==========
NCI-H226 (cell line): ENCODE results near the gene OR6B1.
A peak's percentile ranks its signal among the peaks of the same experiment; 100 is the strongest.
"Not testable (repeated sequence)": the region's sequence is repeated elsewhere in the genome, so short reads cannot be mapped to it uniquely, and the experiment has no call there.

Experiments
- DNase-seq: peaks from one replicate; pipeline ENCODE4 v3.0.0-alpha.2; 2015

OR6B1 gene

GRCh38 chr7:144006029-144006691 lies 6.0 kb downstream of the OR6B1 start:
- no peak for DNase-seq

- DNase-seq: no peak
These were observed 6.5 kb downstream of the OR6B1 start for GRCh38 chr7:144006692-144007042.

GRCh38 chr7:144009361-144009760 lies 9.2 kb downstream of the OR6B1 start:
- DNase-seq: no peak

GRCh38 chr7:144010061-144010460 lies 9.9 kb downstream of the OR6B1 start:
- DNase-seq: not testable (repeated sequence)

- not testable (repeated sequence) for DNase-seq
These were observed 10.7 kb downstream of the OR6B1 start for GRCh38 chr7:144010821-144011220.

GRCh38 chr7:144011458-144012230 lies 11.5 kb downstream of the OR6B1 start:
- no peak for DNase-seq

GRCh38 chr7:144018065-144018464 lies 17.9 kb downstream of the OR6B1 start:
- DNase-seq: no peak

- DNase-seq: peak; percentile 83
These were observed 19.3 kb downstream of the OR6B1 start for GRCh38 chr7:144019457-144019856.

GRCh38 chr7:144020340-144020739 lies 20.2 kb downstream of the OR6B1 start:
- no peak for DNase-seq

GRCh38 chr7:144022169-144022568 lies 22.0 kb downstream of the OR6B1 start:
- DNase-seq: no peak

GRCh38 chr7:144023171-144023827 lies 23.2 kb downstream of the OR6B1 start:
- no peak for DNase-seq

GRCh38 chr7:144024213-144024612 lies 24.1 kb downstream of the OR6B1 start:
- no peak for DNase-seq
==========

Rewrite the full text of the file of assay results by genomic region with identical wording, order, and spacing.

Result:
NCI-H226 (cell line): ENCODE results near the gene OR6B1.
A peak's percentile ranks its signal among the peaks of the same experiment; 100 is the strongest.
"Not testable (repeated sequence)": the region's sequence is repeated elsewhere in the genome, so short reads cannot be mapped to it uniquely, and the experiment has no call there.

Experiments
- DNase-seq: peaks from one replicate; pipeline ENCODE4 v3.0.0-alpha.2; 2015

OR6B1 gene

GRCh38 chr7:144006029-144006691 lies 6.0 kb downstream of the OR6B1 start:
- no peak for DNase-seq

- DNase-seq: no peak
These were observed 6.5 kb downstream of the OR6B1 start for GRCh38 chr7:144006692-144007042.

GRCh38 chr7:144009361-144009760 lies 9.2 kb downstream of the OR6B1 start:
- DNase-seq: no peak

GRCh38 chr7:144010061-144010460 lies 9.9 kb downstream of the OR6B1 start:
- DNase-seq: not testable (repeated sequence)

- not testable (repeated sequence) for DNase-seq
These were observed 10.7 kb downstream of the OR6B1 start for GRCh38 chr7:144010821-144011220.

GRCh38 chr7:144011458-144012230 lies 11.5 kb downstream of the OR6B1 start:
- no peak for DNase-seq

GRCh38 chr7:144018065-144018464 lies 17.9 kb downstream of the OR6B1 start:
- DNase-seq: no peak

- DNase-seq: peak; percentile 83
These were observed 19.3 kb downstream of the OR6B1 start for GRCh38 chr7:144019457-144019856.

GRCh38 chr7:144020340-144020739 lies 20.2 kb downstream of the OR6B1 start:
- no peak for DNase-seq

GRCh38 chr7:144022169-144022568 lies 22.0 kb downstream of the OR6B1 start:
- DNase-seq: no peak

GRCh38 chr7:144023171-144023827 lies 23.2 kb downstream of the OR6B1 start:
- no peak for DNase-seq

GRCh38 chr7:144024213-144024612 lies 24.1 kb downstream of the OR6B1 start:
- no peak for DNase-seq